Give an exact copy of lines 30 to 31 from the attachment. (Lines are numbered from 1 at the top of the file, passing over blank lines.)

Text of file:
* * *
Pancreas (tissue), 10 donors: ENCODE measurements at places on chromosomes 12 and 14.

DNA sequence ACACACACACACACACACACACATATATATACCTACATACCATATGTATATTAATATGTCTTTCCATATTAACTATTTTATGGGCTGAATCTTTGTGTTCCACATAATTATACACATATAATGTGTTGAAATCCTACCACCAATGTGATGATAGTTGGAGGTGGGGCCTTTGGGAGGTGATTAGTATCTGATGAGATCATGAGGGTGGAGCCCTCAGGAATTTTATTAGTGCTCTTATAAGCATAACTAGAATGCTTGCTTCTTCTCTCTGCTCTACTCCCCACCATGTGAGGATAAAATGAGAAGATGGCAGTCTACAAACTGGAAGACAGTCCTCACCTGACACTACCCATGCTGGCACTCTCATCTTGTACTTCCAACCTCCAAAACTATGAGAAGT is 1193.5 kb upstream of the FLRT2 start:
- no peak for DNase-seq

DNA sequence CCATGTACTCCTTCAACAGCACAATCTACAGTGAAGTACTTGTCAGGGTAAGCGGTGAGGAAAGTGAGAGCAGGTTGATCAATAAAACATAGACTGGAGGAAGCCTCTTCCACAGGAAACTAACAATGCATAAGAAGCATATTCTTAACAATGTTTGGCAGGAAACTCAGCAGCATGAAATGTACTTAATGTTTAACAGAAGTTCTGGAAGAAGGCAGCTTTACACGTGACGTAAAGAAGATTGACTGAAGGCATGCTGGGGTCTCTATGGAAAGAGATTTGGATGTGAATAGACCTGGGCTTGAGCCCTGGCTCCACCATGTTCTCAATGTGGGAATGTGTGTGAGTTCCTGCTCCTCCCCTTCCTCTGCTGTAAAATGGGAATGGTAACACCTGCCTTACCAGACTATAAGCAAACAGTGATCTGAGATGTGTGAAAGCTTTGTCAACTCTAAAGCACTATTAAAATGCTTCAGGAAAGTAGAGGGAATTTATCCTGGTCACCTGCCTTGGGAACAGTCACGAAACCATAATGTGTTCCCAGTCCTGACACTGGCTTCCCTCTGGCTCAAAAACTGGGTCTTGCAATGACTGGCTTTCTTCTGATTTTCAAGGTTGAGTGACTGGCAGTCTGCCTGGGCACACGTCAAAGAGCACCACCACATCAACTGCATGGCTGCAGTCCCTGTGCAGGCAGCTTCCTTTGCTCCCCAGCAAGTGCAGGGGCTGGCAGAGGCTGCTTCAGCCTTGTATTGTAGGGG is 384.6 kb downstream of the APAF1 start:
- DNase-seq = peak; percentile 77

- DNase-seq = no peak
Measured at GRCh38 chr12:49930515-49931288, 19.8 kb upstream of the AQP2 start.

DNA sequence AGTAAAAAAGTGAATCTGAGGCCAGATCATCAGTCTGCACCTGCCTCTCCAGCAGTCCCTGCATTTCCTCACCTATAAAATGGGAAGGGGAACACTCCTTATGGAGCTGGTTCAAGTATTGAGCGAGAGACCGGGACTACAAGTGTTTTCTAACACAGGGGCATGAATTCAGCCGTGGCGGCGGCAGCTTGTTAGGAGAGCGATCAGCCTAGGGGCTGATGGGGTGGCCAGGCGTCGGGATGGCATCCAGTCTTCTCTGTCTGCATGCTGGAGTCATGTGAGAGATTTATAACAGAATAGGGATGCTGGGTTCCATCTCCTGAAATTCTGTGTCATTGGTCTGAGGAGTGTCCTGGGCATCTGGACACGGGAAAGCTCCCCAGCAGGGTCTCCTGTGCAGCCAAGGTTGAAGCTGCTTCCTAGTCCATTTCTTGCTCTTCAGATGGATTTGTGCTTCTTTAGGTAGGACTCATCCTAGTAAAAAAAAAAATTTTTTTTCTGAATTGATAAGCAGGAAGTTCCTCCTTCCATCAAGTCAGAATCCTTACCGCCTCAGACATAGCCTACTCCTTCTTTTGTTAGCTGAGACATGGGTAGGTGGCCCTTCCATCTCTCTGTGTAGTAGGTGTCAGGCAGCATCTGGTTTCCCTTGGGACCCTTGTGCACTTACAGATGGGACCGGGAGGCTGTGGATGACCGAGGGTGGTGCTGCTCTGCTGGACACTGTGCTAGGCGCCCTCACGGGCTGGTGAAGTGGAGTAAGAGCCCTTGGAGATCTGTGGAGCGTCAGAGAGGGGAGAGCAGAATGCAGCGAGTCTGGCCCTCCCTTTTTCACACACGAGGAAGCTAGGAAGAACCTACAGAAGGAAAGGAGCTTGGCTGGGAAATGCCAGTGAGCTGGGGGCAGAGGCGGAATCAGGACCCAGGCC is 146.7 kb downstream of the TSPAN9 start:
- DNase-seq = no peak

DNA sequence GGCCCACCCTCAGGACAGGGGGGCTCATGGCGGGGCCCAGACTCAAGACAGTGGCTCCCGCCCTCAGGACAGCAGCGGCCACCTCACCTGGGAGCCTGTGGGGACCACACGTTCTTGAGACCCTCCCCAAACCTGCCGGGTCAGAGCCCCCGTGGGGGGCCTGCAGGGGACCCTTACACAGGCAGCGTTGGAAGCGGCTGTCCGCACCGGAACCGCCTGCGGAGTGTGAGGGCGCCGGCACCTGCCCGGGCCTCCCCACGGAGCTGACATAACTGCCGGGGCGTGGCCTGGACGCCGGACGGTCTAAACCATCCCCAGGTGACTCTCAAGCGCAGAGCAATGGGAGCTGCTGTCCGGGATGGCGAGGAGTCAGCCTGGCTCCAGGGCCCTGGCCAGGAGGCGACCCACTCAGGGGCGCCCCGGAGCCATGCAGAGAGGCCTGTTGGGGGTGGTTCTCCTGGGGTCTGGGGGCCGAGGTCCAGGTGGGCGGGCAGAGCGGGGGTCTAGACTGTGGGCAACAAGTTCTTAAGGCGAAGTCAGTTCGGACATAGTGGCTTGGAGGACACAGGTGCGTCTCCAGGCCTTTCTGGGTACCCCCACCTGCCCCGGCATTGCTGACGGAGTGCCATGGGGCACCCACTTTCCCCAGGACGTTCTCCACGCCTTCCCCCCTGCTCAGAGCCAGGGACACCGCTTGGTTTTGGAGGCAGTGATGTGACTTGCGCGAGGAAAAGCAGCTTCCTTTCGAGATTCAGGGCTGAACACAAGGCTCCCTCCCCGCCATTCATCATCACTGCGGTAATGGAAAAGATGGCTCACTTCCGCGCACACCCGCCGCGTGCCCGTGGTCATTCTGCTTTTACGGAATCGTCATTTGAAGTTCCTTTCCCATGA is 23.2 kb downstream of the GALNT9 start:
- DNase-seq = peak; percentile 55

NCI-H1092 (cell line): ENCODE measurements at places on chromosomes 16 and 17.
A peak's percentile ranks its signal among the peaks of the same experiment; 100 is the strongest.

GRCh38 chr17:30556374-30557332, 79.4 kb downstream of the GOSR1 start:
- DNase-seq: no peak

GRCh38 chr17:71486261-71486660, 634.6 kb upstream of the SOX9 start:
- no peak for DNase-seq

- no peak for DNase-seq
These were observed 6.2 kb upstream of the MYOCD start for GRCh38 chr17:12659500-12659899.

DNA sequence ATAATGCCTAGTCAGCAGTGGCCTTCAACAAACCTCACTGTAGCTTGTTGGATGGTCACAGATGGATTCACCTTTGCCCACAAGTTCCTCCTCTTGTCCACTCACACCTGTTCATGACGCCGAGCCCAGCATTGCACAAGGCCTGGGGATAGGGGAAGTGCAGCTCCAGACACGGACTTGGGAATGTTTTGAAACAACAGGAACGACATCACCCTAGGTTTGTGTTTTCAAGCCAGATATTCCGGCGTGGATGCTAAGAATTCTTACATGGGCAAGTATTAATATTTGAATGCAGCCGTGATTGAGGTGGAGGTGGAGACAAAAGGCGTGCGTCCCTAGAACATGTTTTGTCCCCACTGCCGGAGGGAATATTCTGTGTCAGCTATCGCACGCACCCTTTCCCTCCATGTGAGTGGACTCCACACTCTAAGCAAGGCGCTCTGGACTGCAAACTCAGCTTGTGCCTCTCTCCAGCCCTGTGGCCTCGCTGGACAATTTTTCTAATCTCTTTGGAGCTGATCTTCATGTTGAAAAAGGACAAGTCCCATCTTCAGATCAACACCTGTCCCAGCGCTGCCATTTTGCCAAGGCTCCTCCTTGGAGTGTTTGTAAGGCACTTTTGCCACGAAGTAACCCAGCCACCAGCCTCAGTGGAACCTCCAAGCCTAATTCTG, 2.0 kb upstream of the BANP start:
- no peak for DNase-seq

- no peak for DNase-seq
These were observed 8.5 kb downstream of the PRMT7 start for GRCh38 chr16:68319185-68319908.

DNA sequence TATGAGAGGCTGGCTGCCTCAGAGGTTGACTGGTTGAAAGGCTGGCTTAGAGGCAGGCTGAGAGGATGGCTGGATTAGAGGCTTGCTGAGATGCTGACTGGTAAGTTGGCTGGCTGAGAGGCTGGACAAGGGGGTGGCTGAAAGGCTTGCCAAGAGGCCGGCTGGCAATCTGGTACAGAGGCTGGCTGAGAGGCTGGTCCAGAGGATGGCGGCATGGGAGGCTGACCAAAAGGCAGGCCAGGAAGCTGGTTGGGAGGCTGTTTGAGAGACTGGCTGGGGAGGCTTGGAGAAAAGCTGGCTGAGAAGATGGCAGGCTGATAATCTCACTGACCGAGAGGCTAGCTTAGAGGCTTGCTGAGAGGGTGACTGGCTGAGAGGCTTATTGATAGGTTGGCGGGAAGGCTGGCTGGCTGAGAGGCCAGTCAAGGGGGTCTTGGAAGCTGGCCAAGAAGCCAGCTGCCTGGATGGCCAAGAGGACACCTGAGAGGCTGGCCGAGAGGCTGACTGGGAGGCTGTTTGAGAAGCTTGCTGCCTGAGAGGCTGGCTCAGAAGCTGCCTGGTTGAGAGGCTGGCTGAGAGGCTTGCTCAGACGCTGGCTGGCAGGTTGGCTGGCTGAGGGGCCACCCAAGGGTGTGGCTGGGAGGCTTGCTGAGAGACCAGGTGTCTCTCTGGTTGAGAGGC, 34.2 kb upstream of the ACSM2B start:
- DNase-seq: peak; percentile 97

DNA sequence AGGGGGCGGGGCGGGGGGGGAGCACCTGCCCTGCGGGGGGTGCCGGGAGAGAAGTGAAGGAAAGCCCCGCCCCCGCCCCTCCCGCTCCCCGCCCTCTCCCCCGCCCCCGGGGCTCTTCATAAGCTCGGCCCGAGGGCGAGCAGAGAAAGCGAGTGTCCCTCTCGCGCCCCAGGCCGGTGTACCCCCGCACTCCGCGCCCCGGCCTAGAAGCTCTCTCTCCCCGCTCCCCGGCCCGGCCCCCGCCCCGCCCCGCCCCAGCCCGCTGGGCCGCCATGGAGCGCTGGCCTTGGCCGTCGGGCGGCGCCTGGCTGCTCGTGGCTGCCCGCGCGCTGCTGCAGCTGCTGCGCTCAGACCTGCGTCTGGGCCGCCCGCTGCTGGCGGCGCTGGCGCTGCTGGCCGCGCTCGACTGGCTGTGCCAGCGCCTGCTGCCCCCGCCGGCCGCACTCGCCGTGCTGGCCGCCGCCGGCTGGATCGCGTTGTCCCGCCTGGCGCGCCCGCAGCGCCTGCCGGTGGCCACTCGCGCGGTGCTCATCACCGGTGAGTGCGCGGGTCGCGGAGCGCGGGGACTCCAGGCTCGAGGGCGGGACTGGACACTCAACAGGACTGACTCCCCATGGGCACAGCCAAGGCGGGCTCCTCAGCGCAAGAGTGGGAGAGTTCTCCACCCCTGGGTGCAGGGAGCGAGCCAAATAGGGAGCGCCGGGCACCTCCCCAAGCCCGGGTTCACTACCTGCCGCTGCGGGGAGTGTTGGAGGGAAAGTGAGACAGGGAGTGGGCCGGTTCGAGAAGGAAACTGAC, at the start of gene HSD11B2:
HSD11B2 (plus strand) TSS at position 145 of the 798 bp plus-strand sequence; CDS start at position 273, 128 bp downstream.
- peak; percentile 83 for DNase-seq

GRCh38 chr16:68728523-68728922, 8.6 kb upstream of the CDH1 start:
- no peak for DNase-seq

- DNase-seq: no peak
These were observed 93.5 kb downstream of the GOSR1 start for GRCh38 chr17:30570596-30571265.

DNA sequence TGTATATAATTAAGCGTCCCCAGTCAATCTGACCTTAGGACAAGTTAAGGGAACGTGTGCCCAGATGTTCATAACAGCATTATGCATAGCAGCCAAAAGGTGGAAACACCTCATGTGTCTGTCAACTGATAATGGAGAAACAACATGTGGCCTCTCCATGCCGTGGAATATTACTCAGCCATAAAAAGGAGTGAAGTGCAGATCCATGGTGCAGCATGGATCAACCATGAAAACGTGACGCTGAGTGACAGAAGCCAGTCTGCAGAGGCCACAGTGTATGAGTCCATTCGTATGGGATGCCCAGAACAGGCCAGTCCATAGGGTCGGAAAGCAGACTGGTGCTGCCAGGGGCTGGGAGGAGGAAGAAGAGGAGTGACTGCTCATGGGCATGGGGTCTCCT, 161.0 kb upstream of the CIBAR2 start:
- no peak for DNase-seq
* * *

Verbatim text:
- no peak for DNase-seq

- DNase-seq: no peak